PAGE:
Rainforest Foundation US and If Not Us Then Who release new documentary from the Amazon that shows how indigenous environmental defenders are conserving forests using technology
About 35% of intact forest landscapes in the Amazon are managed by Indigenous communities.
Yet, in 2018, more than 30 environmental defenders were killed, including several Indigenous leaders.
The Amazon loses the equivalent of about one soccer field of rainforest every minute.
Indigenous-led forest monitoring using affordable, high-tech solutions deliver “measurable reductions in deforestation,” according to Columbia University researchers.
This technology has the potential to be scaled up and deployed to other parts of the Amazon and beyond, resulting in important reductions in deforestation across the tropical belt.
What’s at stake
Indigenous communities living across the Amazon have known for centuries how to protect the forest.
However, intensifying industrial slash and burn agriculture, large-scale cattle ranching, and indiscriminate resource extraction are threats that require new tools and new allies to confront these challenges. About 17% of the Amazon forest has been destroyed over the last 50 years and scientists agree that an additional 3 – 8% deforestation could lead to a tipping point in which up to 60% of the Amazon would lose its tree cover and become a savannah-like landscape.
This change would be catastrophic not just for the Indigenous Peoples but to all of us who depend on the forest’s ability to capture and store carbon and maintain its rich biodiversity.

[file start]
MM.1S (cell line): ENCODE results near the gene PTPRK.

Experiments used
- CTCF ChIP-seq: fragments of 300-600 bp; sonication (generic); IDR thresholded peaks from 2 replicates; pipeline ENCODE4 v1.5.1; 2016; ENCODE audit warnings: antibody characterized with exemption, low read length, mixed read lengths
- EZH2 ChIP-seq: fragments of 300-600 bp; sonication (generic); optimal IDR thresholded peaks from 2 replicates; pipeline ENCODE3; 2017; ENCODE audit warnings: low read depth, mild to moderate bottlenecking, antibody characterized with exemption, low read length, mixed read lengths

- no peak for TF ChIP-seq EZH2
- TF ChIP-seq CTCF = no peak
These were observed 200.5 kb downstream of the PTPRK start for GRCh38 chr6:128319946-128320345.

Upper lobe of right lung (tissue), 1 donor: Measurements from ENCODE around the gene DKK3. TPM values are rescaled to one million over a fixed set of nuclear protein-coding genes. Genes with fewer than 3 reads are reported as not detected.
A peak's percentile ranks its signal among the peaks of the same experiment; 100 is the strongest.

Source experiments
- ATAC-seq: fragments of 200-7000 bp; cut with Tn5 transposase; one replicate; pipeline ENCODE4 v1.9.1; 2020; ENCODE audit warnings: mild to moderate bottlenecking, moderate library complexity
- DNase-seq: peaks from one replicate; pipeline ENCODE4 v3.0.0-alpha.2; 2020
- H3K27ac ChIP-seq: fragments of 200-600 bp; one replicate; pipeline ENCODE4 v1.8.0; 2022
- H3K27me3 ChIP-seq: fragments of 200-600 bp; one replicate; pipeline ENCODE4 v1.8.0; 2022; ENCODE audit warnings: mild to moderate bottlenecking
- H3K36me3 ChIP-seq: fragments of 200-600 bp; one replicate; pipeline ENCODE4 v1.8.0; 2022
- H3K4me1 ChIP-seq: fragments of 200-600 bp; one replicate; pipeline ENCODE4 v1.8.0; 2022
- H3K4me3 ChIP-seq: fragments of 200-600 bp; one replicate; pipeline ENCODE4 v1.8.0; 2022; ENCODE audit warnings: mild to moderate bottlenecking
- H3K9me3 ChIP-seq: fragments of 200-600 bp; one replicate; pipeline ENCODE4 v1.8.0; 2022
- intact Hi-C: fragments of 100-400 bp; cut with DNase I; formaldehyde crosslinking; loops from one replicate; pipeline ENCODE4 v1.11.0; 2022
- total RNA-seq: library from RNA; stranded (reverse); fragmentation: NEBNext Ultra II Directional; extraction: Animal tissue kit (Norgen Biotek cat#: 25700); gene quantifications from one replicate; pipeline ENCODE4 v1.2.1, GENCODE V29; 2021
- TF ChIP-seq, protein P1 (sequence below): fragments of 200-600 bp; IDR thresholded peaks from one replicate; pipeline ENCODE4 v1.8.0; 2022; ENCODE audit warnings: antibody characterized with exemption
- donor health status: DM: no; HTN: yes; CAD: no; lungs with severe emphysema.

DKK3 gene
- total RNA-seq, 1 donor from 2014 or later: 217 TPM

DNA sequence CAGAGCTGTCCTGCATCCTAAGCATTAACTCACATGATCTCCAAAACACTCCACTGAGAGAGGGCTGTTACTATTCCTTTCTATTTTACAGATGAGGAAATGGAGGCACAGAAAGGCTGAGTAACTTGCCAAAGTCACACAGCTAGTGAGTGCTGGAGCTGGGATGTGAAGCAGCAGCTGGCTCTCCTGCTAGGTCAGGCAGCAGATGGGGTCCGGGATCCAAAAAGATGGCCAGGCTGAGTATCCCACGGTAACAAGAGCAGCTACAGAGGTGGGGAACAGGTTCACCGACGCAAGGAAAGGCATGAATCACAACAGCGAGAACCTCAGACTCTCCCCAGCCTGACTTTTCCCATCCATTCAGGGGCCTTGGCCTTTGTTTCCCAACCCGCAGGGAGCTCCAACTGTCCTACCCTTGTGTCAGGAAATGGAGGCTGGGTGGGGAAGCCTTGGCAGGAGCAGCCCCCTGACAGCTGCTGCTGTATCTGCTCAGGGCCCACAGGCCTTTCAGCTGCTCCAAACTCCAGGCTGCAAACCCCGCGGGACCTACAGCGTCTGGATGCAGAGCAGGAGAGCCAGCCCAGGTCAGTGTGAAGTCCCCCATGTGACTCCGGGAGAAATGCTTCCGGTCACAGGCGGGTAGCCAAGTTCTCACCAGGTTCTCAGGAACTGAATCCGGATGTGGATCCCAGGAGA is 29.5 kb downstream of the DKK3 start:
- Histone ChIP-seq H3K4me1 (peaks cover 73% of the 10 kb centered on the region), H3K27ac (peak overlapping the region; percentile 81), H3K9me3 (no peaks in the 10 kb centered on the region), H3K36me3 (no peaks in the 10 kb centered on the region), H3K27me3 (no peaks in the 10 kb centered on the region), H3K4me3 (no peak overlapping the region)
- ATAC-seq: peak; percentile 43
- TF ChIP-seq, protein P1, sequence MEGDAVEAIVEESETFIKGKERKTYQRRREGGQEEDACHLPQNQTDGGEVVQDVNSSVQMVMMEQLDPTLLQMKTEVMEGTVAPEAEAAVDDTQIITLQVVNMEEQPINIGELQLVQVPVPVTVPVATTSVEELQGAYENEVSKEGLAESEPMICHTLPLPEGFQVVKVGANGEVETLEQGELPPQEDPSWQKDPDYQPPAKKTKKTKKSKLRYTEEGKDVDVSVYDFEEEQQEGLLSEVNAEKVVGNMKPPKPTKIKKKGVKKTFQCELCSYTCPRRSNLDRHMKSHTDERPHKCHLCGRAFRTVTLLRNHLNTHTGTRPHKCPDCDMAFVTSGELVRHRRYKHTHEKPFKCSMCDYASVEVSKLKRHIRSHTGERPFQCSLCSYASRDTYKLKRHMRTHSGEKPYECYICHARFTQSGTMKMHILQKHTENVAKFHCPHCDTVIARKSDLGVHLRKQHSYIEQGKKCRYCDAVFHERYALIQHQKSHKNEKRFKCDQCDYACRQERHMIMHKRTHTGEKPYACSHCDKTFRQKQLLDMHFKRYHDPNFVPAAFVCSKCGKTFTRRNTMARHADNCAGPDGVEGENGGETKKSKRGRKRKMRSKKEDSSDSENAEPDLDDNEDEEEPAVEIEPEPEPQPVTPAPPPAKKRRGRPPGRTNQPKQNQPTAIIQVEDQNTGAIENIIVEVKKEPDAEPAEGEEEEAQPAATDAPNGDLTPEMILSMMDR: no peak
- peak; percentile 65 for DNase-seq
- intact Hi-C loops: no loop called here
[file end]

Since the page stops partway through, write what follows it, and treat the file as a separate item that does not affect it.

The Solution: High Tech meets ancestral traditions
Fortunately, satellite imagery, inexpensive remote-controlled drones, and GPS enabled smartphones are making it easier for Indigenous communities to patrol their territories remotely and stop deforestation in the Amazon.
These high tech tools are used to track threats to the forest in near real time, resulting in “measurable reductions in deforestation,” according to Columbia University researchers who recently unveiled the preliminary findings of a year-long randomized controlled trial sponsored by Rainforest Foundation US and the Organization of Indigenous Peoples Eastern Amazon (ORPIO). The study was carried out across 250,000 hectares of Indigenous territories in the Peruvian Amazon.
The preliminary results of the study were presented on September 24th at Ford Foundation where scientists, donors, program managers, and representatives from various Indigenous Communities from Central and South America discussed their work and the challenges they face.
In a panel moderated by actor and climate activist Alec Baldwin, the discussion centered around the potential this technology-driven solution could have in helping protect Indigenous Peoples and the rest of the Amazon from deforestation.
A system to reduce deforestation
The data gathered and analyzed by Columbia University was generated using a four-prong intervention strategy developed by Rainforest Foundation US, ORPIO, and the World Resources Institute.
How It Works: Turning information into action
1. Indigenous technicians are trained and work in regional hubs to collect and analyze satellite data, which alerts them to possible deforestation.